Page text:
Flood exclusions may not apply when floods are preceded by winds strong enough to independently cause the loss, according to a recent decision issued by the Western District of Louisiana. In Doxey v. Aegis Security Ins. Co., No. 2:21-CV-00825, 2021 WL 2383834 (W.D. La. Jun. 10, 2021), an insured sought coverage for wind damage sustained to his home by Hurricane Laura under a property insurance policy that excluded coverage for damage “caused by, contributed to or aggravated by” flooding. The policy also contained an anti-concurrent causation clause, which excluded losses caused by excluded perils “regardless of any other cause or event contributing concurrently or in any sequence to the loss.” The insurer denied coverage under the flood exclusion on the grounds that the covered structures were completely displaced and destroyed by the storm surge that followed the wind.
In support of its denial of coverage, the insurer provided an engineering report, which concluded that “it is more probable than not” that the covered structures were first damaged by winds and then “completely displaced and destroyed by the estimated 16.6 foot storm surge.” To contest the denial, the insured relied on an affidavit from an engineer, who opined that the wind force was sufficient to total all of the structures before the storm surge arrived.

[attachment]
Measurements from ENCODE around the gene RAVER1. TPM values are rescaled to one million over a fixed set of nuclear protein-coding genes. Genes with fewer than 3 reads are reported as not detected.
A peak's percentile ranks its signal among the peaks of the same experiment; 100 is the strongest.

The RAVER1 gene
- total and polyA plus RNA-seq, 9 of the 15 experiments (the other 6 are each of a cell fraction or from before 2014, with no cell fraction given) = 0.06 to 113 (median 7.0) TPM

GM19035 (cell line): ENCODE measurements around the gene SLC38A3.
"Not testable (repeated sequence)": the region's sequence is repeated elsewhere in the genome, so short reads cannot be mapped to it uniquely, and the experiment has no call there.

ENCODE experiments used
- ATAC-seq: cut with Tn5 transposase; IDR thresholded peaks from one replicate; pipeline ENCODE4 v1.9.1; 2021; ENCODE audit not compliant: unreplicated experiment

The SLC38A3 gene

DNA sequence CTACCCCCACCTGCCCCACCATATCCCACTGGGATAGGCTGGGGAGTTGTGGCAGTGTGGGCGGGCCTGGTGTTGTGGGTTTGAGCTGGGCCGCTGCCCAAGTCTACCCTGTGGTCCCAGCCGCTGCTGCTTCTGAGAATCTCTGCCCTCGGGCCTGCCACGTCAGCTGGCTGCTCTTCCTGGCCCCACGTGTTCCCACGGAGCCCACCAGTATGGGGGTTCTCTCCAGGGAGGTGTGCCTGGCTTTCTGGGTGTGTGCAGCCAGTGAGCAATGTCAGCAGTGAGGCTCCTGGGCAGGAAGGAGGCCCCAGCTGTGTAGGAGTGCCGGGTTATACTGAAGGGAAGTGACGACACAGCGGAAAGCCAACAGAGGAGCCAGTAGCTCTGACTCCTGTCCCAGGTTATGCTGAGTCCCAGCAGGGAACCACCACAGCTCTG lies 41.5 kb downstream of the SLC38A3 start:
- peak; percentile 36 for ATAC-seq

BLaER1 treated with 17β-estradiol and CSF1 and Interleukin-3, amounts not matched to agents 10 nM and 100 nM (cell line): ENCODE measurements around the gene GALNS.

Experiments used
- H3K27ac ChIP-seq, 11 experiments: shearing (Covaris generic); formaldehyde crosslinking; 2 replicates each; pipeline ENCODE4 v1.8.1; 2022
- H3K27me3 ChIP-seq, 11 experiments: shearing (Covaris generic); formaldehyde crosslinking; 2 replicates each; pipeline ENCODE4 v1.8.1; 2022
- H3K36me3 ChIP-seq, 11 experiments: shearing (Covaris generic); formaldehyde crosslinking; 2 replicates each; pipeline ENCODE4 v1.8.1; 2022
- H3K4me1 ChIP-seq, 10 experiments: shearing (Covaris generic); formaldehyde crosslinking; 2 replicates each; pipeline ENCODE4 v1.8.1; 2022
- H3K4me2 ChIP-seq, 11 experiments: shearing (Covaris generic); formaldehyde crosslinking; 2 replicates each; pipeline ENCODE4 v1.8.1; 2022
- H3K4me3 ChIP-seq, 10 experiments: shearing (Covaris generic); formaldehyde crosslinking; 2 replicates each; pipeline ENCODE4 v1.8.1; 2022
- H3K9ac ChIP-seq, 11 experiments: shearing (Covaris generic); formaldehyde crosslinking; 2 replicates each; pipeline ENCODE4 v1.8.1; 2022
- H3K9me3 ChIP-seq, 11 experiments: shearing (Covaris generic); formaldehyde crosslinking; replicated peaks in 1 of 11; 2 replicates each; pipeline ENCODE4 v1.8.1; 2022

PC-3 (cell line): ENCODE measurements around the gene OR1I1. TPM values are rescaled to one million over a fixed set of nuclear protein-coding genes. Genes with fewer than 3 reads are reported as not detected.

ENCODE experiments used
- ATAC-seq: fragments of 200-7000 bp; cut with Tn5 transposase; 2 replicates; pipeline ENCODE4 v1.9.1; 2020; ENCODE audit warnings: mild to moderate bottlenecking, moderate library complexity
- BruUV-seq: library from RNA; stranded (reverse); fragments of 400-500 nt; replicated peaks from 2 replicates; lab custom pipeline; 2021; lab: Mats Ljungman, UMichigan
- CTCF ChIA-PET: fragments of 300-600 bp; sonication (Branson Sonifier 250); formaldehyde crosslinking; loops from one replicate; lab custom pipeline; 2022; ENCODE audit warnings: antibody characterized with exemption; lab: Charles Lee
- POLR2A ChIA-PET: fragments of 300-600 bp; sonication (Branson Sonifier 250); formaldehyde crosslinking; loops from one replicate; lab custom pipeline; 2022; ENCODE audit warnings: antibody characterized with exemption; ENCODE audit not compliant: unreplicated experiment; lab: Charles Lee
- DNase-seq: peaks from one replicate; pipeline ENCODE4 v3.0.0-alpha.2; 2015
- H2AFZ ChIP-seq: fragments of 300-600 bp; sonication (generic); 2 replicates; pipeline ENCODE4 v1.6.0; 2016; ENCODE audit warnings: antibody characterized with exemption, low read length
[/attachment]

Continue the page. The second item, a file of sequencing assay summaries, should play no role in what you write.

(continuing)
Applying Louisiana law, the court denied both parties’ motions for summary judgment. The court noted that, according to the insured’s expert, the wind – a covered peril – was powerful enough to independently destroy the insured property before the arrival of the flood. Therefore, a question of fact existed as to whether the storm, an excluded peril, in any way caused or contributed to the loss. Accordingly, the court allowed the coverage dispute to proceed to trial.
Following the Doxey ruling, insurers should be cautious about relying on anti-concurrent causation clauses to deny coverage if a possibility exists that a covered peril was sufficient to independently cause the loss before the excluded peril arrived. In the context of flood exclusions, this means verifying that the winds preceding the flood left enough of the property intact that the subsequent flood at least contributed to the claimed loss.